Lucy Suchman is a professor of Anthropology of Science and Technology at Lancaster University (England), and what immediately strikes you in her curriculum vitae, is that she worked for Xerox for twenty years. Indeed, the copier and printer giant. And that for a cultural anthropologist! She started as a trainee in 1979 and left as head of the Palo Alto Research Center in 2000.
“She was able to give Xerox, a company whose main goal is to make money, interesting insights into the way customers use copiers and printers,” says honorary supervisor Sally Wyatt, professor of Digital Cultures (FASoS). “At the same time, Suchman knew how to transform this knowledge intellectually. Her most famous book is Plans and Situated Actions: the Problem of Human-Machine Communication.”
This book - a commercial edition of her PhD thesis - laid the foundations for the field of human-computer interaction. “It may sound simple now, but Suchman was one of the first experts to study the way people use technology. Before that, devices were often tested on colleagues. And then companies were surprised that nobody used or bought them. Suchman critically analysed the assumptions of the designers.”
The examples are numerous. A few years ago, people who experienced heart attacks received a device that recorded the heart rhythm, says Wyatt. In case of irregularities, they could send the data to the clinic. But the patients, mostly old, couldn’t hear the beeper that alerted them. “This is a good example of how primarily young designers do not consider other health problems of the target group of older patients.”
In 2007, an updated version of Plans and Situated Actions was published, called Human-Machine Reconfigurations: Plans and Situated Action. In five new chapters, Suchman focuses on the idea of human-like machines.
Suchman has published many articles on human-computer interaction in the domain of warfare, amongst others the design and deployment of automated weapon systems. Wyatt: “Many of the assumptions in the design of these robots, coming from technicians living in the Midwest of the United States, may not apply to operating in a desert in Afghanistan. Also, can this robot tell the difference between an armed soldier and a child with a stick?”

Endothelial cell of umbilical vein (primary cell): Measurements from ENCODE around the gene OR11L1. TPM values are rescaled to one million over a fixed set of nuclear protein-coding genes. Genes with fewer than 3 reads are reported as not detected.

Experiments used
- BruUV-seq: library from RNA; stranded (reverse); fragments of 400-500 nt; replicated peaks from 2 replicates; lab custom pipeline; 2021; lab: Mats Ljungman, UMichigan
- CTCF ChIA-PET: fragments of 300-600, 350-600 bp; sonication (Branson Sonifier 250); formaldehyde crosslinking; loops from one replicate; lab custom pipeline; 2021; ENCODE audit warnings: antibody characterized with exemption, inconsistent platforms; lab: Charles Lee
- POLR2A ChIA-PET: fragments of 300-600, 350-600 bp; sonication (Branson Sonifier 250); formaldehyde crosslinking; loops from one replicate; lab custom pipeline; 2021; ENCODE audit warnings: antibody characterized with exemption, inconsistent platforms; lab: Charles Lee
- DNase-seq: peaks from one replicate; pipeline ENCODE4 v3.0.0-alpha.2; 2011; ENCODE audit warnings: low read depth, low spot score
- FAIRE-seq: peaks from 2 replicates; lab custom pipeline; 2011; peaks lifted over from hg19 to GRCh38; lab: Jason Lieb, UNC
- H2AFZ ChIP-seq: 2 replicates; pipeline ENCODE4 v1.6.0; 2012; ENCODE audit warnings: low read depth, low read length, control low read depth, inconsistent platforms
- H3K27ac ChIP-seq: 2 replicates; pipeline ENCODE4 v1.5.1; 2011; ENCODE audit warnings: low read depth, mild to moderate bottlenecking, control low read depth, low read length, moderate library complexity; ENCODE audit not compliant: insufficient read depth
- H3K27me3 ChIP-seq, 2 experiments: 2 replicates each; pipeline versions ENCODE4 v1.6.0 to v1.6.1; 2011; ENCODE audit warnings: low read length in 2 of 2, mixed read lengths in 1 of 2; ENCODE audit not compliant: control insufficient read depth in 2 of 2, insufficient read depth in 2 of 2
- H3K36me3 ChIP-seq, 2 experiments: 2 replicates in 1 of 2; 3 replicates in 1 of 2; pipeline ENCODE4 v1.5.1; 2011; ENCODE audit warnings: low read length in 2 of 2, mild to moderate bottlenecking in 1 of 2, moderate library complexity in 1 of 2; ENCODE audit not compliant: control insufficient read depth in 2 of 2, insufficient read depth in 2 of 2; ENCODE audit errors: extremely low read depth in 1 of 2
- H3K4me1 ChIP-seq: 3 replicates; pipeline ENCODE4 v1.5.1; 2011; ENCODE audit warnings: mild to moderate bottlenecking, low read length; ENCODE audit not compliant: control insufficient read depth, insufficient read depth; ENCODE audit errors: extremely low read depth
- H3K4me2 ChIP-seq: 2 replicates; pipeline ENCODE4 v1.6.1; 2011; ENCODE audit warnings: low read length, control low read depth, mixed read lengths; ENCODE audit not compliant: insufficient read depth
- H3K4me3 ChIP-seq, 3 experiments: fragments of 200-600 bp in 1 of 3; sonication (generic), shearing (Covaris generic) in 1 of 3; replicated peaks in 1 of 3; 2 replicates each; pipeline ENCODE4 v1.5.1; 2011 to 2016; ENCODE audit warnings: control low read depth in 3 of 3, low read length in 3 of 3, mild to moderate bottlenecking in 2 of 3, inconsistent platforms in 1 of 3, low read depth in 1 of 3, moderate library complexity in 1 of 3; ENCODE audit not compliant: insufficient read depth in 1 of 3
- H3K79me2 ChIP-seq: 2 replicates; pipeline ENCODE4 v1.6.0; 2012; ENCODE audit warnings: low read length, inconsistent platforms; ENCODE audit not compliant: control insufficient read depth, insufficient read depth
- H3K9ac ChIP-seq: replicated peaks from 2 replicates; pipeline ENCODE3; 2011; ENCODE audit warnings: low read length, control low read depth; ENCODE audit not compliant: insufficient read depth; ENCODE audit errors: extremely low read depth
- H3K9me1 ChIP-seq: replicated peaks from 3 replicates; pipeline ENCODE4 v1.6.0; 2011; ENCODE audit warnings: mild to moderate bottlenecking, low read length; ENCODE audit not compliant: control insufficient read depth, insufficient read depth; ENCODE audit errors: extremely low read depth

Sally Wyatt has known her personally since the late eighties. “I invited Lucy Suchman for a workshop on gender and technology. She is extremely nice. You are not supposed to say that, especially not about women, but she is. Suchman always remembers your situation, makes time, and offers feedback. I know lots of famous people who don’t.”
Famous? “Yes, she is. At least, in my world and among computer and data scientists. She’s not as famous as Foucault, but the two versions of Plans and Situated Actions have been cited more than 13,000 times.” It’s not the first honorary doctorate that Suchman receives. In 2011, she was honoured by Malmö University in Sweden.
Carole Ann Goble (1961), a professor of Computer Science at the University of Manchester, has articles to her name too and more than a thousand citations. Articles as good as everyone in the data field know, says Michel Dumontier, professor of Data Science.
Dumontier says that he has looked up to Goble for a long time. “She is a real inspiration, makes people want to do more, and do it together. I once had a misunderstanding with a colleague in the field. When she heard about it, she e-mailed: ‘Now sit down, you two, and talk.’ Not on a bossy tone, but like: ‘Come on guys, be reasonable.’ We did, and now we work together and even share a grant. She‘s like the mother of data science.”
Connecting people could be her life motto, says Dumontier, because that is in some way also the core of her professional work. “She creates software for data scientists that makes working together easier. She became known for Taverna, software that enables users to create workflows on their computers. It consists of a series of automated operations, which starts with the input of data and ends with, for example, finding a gene for a specific disease. Goble also made it easier to share this workflow, something that was impossible in the early days. She won a Microsoft award for this so-called outstanding contribution to e-Science.”